Solimagman1979watto_cobra
  • Reply 34 of 48
    StrangeDaysStrangeDays Posts: 12,779member
    freeper said:
    chasm said:
    It's also worth noting that if you deduct the difference in channel reduction from the year-ago quarter and this one, Apple actually sold slightly MORE iPhones this quarter than a year ago. The 50.8M figure only represents shipments to resellers; the total sell-through, Cook said, was quite a bit higher.
    Yes, but that "slightly MORE" includes sales of the $399 iPhone SE, a device the likes of which that right up until it was released Apple and many ardent Apple fans insisted should never and would never exist because it was IMPOSSIBLE to make a smartphone for less than the cost of a premium iPhone without sacrificing basic quality and design, eliminating vital profit margin, and subjecting Apple to the same destructive race to the bottom
    No, what people said was apple wouldn't do a cheap phone for the same reasons they wouldn't do a cheap netbook. They didn't. 
    Solimagman1979watto_cobra
  • Reply 35 of 48
    boboliciousbobolicious Posts: 1,135member
    ...hmmm nobody seems concerned about: "3D facial recognition and/or iris scanning"...?
    ...and is this volunteered to the cloud under patriot act law of governance...?
    If speculation ensues in facts, for whom is this an upgrade...?

    What I've always appreciated most from Apple is stunning industrial design and WYSIWYG GUI on a robust UNIX OS,
    and integrated lossless digital audio...
    edited May 2017 watto_cobra
  • Reply 36 of 48
    radarthekatradarthekat Posts: 3,823moderator
    freeper said:
    lkrupp said:
    People shopping for a smartphone in July, for instance, might consider holding off if a significant iPhone update is predicted for September. Hints of a modest update can prompt people to wait even longer, or simply buy an Android phone.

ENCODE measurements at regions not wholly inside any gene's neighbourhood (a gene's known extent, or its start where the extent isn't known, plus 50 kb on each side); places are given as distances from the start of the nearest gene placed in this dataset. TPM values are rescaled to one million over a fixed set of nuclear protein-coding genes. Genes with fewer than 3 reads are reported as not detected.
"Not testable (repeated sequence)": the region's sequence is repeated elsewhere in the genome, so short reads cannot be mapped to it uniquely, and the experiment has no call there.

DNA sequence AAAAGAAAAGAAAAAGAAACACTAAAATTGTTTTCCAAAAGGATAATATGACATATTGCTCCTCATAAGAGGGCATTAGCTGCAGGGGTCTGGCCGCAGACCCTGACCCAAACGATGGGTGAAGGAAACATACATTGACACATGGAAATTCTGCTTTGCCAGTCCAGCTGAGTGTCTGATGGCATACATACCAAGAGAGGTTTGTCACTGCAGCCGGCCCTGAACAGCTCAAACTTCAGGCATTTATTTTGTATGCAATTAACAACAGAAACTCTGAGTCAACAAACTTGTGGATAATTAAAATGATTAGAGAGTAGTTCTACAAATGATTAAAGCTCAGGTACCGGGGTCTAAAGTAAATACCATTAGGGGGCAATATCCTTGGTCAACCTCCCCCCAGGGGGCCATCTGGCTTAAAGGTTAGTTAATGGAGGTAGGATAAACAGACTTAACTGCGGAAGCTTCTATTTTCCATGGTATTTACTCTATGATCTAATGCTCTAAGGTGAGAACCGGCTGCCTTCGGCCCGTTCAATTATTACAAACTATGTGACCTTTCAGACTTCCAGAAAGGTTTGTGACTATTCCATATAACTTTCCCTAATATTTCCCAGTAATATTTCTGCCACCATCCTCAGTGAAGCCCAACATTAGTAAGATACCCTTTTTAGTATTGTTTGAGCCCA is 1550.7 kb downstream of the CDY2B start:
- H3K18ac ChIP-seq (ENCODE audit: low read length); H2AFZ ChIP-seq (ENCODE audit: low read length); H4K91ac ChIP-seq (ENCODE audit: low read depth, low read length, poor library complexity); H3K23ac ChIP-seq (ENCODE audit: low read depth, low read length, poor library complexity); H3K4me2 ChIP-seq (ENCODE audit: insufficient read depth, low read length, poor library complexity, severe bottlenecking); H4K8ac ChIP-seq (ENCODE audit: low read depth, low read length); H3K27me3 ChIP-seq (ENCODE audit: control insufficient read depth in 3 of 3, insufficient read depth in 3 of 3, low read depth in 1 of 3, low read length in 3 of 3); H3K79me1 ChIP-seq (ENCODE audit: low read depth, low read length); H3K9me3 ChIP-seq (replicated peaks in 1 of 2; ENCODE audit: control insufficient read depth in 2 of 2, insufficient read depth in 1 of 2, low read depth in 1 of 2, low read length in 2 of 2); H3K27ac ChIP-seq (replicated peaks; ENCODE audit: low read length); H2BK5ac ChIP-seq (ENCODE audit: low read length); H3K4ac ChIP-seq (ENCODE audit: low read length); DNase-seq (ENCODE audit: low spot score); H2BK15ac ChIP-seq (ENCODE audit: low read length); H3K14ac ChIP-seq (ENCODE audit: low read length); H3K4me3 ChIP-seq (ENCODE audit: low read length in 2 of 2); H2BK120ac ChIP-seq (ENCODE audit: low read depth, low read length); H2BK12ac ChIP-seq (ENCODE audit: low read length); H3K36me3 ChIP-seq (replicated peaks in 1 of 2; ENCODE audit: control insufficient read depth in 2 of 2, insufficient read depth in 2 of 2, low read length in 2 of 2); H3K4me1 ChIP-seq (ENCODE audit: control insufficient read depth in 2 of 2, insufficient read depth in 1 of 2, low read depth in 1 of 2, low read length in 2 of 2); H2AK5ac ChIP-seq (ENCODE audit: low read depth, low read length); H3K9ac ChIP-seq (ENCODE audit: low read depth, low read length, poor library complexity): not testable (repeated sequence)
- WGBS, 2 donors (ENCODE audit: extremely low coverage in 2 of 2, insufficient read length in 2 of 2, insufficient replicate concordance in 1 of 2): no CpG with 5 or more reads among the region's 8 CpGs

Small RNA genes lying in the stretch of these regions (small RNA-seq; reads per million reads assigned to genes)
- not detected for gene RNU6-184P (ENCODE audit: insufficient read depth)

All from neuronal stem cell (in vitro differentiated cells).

I seriously doubt the people would “buy an Android phone” because they didn’t want to wait for Apple. That’s strictly a nerd sort of mentality.
    Except that surveys and polls have shown that people do exactly that. Or a very recent example of the reverse behavior: during the Note 7 debacle, lots of people who wanted to buy the Galaxy Note 7 bought iPhones instead, and lots of THOSE are either buying the Samsung Galaxy 8+ or are waiting on the Galaxy Note 8. Two things that you are overlooking: 1) Carriers make it VERY EASY for their longtime customers to switch/upgrade devices. The reason is that it prevents the competition (carriers I mean) from using the lure of a new device to get people to switch. 2) 90% of the population doesn't care about the fanboy platform wars. Most people switch back and forth between the platforms. The vast majority of iPhone owners have owned an Android phone in the past and vice versa. The media only reports the number of people who switch from Android to iPhone each quarter ... while ignoring that an equal number of people switch from iPhone to Android, and that a huge number of people own BOTH iPhones and Androids with one being their daily driver and the other a spare, or one being for professional use and the other for personal use. That is why I always take the "I once owned a Samsung and LG phone and it was so horrible ... the stutter, the lag, the crashing apps ... it was a total nightmare but when I switched to an iPhone it was like a new lease on life!" comments on Apple blogs with a grain of salt (because anonymous unverifiable Internet comments that can be made with no repercussions are exactly that). It does not come close to matching actual market statistics and patterns. If it did you WOULD NOT see AT&T, Verizon, Sprint and T-Mobile treat iPhones and major Android phones nearly equally. (This was not always the case by the way ... I remember when Android phones were a distinct stepchildren to the iPhone and Nokia phones to carriers, and also when carriers were quite antagonistic to Google.) So as the average consumer hasn't been a loyal Apple fan who has only bought Apple products for the past 20 years but is instead someone who owned an Android phone 3 years ago before buying an iPhone 2 years ago - or vice versa - getting a Samsung Galaxy to use for 6 months or so until they can switch to an iPhone at the cost of only like $50 - $100 bucks (or even for free) from their carrier is not exactly a nausea-inducing thought, but rather is a routine business transaction for your very friends and neighbors.